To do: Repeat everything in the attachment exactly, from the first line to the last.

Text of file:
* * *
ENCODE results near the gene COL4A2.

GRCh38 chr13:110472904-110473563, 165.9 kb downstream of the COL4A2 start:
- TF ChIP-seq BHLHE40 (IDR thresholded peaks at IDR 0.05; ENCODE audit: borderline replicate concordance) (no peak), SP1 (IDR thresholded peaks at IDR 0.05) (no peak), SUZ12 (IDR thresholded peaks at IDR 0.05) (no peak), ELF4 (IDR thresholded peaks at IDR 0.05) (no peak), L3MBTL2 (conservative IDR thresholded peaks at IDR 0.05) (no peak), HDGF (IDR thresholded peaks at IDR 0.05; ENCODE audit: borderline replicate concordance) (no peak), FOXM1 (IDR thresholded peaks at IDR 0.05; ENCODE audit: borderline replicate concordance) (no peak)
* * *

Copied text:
ENCODE results near the gene COL4A2.

GRCh38 chr13:110472904-110473563, 165.9 kb downstream of the COL4A2 start:
- TF ChIP-seq BHLHE40 (IDR thresholded peaks at IDR 0.05; ENCODE audit: borderline replicate concordance) (no peak), SP1 (IDR thresholded peaks at IDR 0.05) (no peak), SUZ12 (IDR thresholded peaks at IDR 0.05) (no peak), ELF4 (IDR thresholded peaks at IDR 0.05) (no peak), L3MBTL2 (conservative IDR thresholded peaks at IDR 0.05) (no peak), HDGF (IDR thresholded peaks at IDR 0.05; ENCODE audit: borderline replicate concordance) (no peak), FOXM1 (IDR thresholded peaks at IDR 0.05; ENCODE audit: borderline replicate concordance) (no peak)